With respect to solution of this copolymer in THF at 30'C, the intrinsic viscosity was 1.56 di/g. By elementary analysis, this copolymer contained 5.00% of H, 40.91% of C and 13.23% 60 of Cl.

A solution of this CTFE/VAc/EGIVIAE copolymer and hexamethylene diisocyanate in a mixture of toluene and methyl isobutyl ketone was applied to a glass sheet to form a coating film. After curing at room temperature, transmissivities of this coating film to visible and ultraviolet rays were measured. As shown in Fig. 2, the coating film was high in light transmission over a wide 65 6 GB2163756A 6 range of wavelength.

EXAMPLE 5 Initially 10 9 of isopropenyl acetate (IPAc), 2.0 9 of EGMAE, 100 mi of 1,1,2-trichloro-1,2,25 trifluoroethane (FA 13) and 0.3 g of BPO were charged in a 0.2-liter stainless steel autoclave provided with electromagnetic stirrer. After the same preliminary procedure as in the preceding examples, 11.6 g of CTFE was introduced into the cooled autoclave, so that the CTFE/VAc/EG MAE proportions became 48147/5 by mol. The temperature in the autoclave was gradually raised, and radical copolymerization reaction was carried out at 60'C for 24 hr. The reaction product was a powdery copolymer, which was recovered by filtration and washed. After drying 10 the copolymer weighed 4.7 g.

With respect to solution of this copolymer in THF at 30'C, the intrinsic viscosity was 0.35 di/g. By infrared absorption spectrum analysis of this copolymer, absorption peaks were ob served at 3520 cm-1 (-OH), 1950-3010 cm-1 (C-H) and 1740 cm-1 (C=O) This CTFE/VAc/EGIVIAE copolymer and hexamethylene diisocyanate were dissolved in ethyl is acetate in the same manner as in Example 2, and the solution was applied to a glass plate. In 3 hr at room temperature the coating film became tack-free. After the lapse of 2 days the coating film was in a fully cured state and exhibited good resistance to chemicals.

EXAMPLE 6

Initially 28.4 9 of VAc, 5.1 g of EGMAE, 500 mi of F-1 13 and 1.5 9 of BPO were charged in the 1.4-liter autoclave used in Example 1. After the same preliminary procedure as in the preceding examples, 77.3 g of CTFE was introduced into the cooled autoclave, so that the CTFE/VAc/EGMAE proportions became 64/31/5 by mol. The temperature in the autoclave was gradually raised, and radical copolymerization reaction was carried out at 65'C for 24 hr. After 25 purging an unreacted portion of CTFE from the autoclave, a copolymer formed by the reaction was precipitated and treated in the same manner as in Example 2. The dry weight of the obtained copolymer was 25 9.

With respect to solution of this copolymer in THF at 30'C, the intrinsic viscosity was 0.13 di/9. By elementary analysis, this copolymer contained 5.15% of H, 37.97% of C and 13.47% 30 of Cl.

A solution was prepared by dissolving 3 g of this CTFE/VAc/EGIVIAE copolymer in 12 g of ethyl acetate and adding 0.15 g of hexamethylene diisocyanate, and the solution was applied to a glass plate. In 3 hr at room temperature the coating film became tack- free, and curing of the coating film was completed in 2 days. This coating film was colorless and transparent and gained 10 marks in the cross-cut adhesion test.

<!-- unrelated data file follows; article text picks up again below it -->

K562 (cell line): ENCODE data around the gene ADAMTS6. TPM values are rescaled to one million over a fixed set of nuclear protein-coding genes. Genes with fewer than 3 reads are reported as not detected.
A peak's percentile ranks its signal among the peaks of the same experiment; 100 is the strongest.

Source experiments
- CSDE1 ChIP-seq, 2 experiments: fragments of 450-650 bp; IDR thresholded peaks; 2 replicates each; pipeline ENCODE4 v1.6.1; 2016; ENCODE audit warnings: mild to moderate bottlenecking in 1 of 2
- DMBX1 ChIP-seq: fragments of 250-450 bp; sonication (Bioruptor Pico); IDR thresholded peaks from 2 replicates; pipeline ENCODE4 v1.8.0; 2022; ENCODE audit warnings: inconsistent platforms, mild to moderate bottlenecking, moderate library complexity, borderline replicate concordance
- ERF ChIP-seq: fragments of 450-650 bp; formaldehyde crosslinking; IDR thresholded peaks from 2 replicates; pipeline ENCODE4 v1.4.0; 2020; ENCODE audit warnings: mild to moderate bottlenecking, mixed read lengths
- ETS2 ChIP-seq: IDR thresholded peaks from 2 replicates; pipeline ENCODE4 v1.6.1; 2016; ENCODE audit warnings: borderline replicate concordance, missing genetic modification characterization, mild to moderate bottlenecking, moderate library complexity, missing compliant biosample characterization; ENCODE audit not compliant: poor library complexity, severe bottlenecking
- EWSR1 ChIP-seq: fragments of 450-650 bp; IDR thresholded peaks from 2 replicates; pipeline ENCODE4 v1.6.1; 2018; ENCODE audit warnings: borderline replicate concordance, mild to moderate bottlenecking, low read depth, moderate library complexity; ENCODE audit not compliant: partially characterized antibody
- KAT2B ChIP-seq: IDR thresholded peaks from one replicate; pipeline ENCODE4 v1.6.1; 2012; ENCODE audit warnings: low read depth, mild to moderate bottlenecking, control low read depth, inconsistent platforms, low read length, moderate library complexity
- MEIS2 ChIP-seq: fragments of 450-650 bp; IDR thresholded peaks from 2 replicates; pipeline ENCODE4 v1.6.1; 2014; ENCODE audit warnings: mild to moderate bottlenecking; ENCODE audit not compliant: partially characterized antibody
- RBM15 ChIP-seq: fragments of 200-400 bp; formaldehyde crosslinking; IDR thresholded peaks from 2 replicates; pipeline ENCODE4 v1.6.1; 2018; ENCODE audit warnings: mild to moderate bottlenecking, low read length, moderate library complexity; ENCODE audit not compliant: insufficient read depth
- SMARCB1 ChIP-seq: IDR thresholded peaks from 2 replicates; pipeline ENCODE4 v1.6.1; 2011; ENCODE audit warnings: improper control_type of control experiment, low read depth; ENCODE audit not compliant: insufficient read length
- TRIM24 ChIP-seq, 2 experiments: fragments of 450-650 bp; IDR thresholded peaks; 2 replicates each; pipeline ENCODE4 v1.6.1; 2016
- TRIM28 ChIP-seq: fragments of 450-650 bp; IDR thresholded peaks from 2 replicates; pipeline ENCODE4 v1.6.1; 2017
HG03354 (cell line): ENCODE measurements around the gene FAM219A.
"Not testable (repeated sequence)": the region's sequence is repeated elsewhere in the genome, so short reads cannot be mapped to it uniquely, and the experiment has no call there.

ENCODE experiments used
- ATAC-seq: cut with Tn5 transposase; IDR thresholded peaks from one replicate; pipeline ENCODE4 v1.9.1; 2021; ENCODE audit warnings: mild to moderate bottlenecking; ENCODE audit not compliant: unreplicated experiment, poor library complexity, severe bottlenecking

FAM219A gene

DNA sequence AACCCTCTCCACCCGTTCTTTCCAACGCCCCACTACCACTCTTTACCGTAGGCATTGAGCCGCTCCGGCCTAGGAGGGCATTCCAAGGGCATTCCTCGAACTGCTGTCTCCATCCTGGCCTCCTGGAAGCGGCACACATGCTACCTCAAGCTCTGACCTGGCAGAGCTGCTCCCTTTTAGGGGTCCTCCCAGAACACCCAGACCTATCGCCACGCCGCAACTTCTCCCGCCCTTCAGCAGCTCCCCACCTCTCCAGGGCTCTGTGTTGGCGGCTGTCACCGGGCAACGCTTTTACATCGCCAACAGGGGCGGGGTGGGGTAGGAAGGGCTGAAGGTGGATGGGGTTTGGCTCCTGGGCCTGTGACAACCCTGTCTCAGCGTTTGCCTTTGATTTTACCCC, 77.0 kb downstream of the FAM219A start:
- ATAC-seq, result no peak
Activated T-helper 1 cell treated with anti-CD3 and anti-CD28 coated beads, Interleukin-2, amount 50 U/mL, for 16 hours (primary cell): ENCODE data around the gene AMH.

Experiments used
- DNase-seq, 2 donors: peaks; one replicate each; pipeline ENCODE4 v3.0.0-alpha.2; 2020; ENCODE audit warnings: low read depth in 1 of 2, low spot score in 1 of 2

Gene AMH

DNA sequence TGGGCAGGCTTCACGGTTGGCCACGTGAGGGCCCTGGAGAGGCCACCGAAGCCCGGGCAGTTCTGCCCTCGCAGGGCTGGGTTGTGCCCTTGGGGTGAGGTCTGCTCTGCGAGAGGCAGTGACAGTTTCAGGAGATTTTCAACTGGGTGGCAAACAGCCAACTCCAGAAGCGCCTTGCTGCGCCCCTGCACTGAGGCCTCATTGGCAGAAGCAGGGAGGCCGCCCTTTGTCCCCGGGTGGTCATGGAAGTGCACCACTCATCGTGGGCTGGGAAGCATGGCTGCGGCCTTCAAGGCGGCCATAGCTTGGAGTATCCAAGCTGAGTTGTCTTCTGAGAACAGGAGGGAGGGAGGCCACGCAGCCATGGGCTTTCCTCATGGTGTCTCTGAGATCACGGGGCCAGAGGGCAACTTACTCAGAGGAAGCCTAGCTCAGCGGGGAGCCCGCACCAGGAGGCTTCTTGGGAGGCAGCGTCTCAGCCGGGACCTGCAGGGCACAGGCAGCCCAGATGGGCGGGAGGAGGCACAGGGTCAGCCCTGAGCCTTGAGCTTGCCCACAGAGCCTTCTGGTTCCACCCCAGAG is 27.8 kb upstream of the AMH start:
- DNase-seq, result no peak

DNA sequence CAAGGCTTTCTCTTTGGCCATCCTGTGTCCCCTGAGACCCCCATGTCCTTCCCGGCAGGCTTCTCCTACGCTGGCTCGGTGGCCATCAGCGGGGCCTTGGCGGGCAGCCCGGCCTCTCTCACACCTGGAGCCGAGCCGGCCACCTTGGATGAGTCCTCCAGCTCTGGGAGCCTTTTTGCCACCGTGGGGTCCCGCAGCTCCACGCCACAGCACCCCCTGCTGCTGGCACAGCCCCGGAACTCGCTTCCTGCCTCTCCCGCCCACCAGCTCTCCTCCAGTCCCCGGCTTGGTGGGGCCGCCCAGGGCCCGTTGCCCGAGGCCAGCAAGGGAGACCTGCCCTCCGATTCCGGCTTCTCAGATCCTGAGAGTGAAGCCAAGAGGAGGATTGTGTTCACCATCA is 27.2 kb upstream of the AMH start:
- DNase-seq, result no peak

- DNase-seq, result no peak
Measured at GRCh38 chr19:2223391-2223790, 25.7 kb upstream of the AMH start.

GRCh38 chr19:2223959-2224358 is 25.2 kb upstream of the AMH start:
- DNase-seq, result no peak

EXAMPLE 7

Initially 8.6 9 of vinyl propionate (VPr), 2.2 9 of EGMAE, 15 mi of tbutyl alcohol, 85 mi of water, 0.02 9 of methyl cellulose, 0.43 9 of sodium borate and 0. 11 9 of IPP were charged in 40 the 0.2-liter autoclave used in Example 5. After the same preliminary procedure as in the preceding examples, 12.5 g of CTFE was introduced into the cooled autoclave, so that the CTFE/VAc/EGMAE proportions became 50/40/10 by mol. The temperature in the autoclave was gradually raised, and radical copolymerization reaction was carried out at 40'C for 24hr. A copolymer formed by the reaction was recovered and treated in the same manner as in Example 45 1. The dry weight of the obtained copolymer was 11.7 9.

With respect to solution of this copolymer in THF at 30'C, the intrinsic viscosity was 0.40 di/g. By infrared absorption spectrum analysis of this copolymer, absorption peaks were ob served at 3530 cm-1 (-OH), 2890-3020 cm-1 (C-H) and 1750 cm-1 (C=O). Thermal analysis of this copolymer by DSC and TG revealed that the copolymer does not have a melting point.

By TG it was found that weight loss of the copolymer begins at 240'C. By elementary analysis this copolymer contained 4.19% of H, 40.74% of C and 14.8% of Cl.

A solution was prepared by dissolving 10 parts by weight of this CTFE/VAc/EGMAE co polymer in a mixture of toluene and methyl isobutyl ketone and adding 1 part by weight of isophorone diisocyante, and the solution was applied to a chromated and degreased aluminum 55 plate. After curing at room temperature, the coating film exhibited a good gloss and high adhesion strength.

EXAMPLE 8

Initially 12.0 g of VAc, 2.2 g of EGMAE, 100 mi of F- 113 and 0.3 g of BPOwere charged in 60 the 0.2-liter autoclave used in Example 5. After the same preliminary procedure as in the preceding examples, 6.3 g of CTFE was introduced into the cooled autoclave, so that the CTFE/VAc/EGIVIAE proportions became 25/65/10 by mol. The temperature in the autoclave was gradually raised, and radical copolymerization reaction was carried out at 65'C for 24 hr. A powdery copolymer formed by the reaction was recovered by filtration and washed. After drying 65 7 GB2163756A 7 the copolymer weighed 8.2 g.